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Dr Mark Sutton
"We get a series of images representing the slow destruction of the fossil"
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Tuesday, 3 April, 2001, 17:52 GMT 18:52 UK
Virtual imaging brings fossils to life
Virtual fossil graphic, Oxford University/BBC
The virtual fossil: Generated from rock slices
By BBC News Online's Jo Kettlewell

A previously unknown community of animals has been discovered thanks to the help of virtual reality imaging.

We are able to resurrect ancient creatures and project them into the 21st Century

Dr Mark Sutton
University of Oxford
Scientists have suspected their existence since the early 1990s, but for the past 10 years have been unable to extract them from their grave without destroying them.

"For one reason and another the material physically could not be got out of the rock," says Dr Mark Sutton of the University of Oxford, UK, "so we had to use a different technique to get a feeling of what these creatures looked like."

Dr Sutton and his colleagues were looking at molluscs, crustaceans and worms which lived 425 million years ago in an ancient continental sea that covered Herefordshire in England.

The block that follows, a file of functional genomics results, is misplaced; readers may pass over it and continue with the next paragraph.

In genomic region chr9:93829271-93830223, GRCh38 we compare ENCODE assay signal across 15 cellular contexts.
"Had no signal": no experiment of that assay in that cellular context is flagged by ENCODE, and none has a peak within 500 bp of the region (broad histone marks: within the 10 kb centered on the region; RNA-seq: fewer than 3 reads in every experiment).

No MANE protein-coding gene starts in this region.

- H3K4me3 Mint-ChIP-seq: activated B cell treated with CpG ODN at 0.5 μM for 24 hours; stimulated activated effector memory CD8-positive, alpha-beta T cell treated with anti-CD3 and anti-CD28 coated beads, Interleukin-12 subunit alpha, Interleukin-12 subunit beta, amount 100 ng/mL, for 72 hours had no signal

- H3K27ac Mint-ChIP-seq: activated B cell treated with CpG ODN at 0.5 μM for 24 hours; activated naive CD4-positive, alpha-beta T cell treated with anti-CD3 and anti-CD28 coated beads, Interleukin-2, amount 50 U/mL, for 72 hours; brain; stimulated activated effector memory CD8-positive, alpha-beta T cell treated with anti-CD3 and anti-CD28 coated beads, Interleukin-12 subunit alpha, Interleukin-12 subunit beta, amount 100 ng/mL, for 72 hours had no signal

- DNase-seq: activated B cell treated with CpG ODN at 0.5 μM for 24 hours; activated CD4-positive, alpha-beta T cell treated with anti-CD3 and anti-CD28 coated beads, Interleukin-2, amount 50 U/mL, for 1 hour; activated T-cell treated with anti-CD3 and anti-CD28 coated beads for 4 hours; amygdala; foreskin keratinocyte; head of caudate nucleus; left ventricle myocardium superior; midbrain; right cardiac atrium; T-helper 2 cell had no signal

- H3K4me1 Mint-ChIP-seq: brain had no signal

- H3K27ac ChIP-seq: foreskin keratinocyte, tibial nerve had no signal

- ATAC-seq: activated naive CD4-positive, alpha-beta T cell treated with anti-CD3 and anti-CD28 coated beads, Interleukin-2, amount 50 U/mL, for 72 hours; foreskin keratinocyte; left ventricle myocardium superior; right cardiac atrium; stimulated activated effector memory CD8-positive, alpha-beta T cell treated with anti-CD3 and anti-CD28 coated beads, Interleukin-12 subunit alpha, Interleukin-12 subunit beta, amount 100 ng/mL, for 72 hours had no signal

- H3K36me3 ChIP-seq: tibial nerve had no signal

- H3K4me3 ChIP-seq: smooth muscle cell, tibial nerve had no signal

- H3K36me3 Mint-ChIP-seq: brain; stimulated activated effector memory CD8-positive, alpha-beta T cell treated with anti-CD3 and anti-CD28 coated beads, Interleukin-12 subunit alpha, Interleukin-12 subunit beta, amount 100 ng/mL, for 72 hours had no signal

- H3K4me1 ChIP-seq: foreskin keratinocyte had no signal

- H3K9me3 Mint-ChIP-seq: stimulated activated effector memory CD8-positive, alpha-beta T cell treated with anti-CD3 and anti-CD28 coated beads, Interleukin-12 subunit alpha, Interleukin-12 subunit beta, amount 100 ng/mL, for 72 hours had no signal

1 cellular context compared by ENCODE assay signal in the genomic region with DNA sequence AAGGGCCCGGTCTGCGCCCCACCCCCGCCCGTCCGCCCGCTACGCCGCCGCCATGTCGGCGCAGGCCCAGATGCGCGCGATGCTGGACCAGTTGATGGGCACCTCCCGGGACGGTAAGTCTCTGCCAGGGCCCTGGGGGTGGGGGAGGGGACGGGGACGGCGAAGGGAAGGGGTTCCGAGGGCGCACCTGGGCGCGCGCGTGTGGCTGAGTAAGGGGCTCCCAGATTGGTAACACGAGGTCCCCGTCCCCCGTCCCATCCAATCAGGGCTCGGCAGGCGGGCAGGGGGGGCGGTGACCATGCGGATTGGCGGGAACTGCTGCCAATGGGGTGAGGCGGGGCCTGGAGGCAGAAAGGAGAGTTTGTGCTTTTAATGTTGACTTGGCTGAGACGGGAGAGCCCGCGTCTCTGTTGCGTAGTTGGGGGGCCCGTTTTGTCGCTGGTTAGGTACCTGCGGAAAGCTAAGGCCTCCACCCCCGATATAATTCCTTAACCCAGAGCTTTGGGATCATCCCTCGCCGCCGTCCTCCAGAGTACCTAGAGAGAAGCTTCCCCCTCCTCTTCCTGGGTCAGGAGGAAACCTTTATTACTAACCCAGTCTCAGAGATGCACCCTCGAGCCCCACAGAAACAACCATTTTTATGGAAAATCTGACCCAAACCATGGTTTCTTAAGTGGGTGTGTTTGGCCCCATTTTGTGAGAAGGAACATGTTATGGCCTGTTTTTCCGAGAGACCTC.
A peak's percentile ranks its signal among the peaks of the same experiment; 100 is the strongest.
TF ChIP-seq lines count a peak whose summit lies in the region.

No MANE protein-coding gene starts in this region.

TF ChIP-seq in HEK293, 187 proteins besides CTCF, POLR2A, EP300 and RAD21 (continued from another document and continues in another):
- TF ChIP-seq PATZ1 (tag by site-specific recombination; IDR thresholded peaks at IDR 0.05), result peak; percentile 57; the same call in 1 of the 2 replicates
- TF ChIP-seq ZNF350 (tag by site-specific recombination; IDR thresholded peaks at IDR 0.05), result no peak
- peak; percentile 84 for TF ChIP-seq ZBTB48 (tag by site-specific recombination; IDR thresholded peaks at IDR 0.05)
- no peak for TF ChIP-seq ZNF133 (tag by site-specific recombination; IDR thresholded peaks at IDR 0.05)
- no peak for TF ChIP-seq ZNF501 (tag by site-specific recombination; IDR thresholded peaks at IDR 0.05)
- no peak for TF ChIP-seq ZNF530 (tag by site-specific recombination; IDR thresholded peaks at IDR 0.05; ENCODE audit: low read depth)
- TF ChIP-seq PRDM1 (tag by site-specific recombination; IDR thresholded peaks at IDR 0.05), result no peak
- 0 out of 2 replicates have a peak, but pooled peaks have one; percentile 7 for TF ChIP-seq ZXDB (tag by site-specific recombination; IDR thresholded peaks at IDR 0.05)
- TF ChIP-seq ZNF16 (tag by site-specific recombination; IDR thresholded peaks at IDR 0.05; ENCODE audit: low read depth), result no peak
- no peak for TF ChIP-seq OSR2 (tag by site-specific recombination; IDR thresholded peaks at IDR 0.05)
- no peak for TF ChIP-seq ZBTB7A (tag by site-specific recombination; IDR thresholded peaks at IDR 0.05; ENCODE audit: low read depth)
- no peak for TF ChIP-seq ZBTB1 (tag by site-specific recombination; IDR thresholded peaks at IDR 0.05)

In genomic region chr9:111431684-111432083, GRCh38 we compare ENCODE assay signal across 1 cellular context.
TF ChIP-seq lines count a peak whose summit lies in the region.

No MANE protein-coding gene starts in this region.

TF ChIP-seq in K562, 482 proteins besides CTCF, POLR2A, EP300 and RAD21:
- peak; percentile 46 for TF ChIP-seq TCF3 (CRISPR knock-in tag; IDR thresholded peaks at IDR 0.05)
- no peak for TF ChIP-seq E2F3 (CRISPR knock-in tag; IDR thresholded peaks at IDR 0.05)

Their fossilised bodies were entombed in the hard volcanic rock that now carpets the area.

Microscopic slices

Now, at last, they can be seen for the very first time. The researchers ground the rock and fossils away in microscopically thin slices. By taking a series of detailed photographs as they went, they were able to produce computerised 3-D images.

These images allowed the scientists to identify the unique creatures. Not only do they include entirely new species, but new genera, families and orders, too.

Around 15 to 20 new creatures were found in all. Details of one of the animals have just been published in the journal Nature and the researchers are still examining the rest.

"Once we have imaged these animals we can start working out what they were, we can look at the way they lived, work out how they interacted perhaps, and eventually, hopefully, reconstruct the entire ecosystem," Dr Sutton told BBC News Online.

Sunken reefs

"Using our new technique, we are finding that we are able to resurrect ancient creatures and project them into the 21st Century.

"These 'virtual fossils' are an amazing combination of the old and the new, and we are looking forward to studying many other organisms and adding more pieces to the evolutionary jigsaw," he added.

During their lifetime, in the Silurian Period, Herefordshire was covered in a deep sea containing sunken reefs and a wide variety marine life.

At some point, volcanic ash rained down on to the sea floor and instead of being squashed flat or decomposing as normal, the engulfed animals were preserved in exceptional entirety.

An extremely rich fossil archive was created, containing the distant ancestors of today's snails, mussels, shrimps and octopi. The images bring the prehistoric organisms to life in unprecedented detail, with intricate plates and spines clearly visible.

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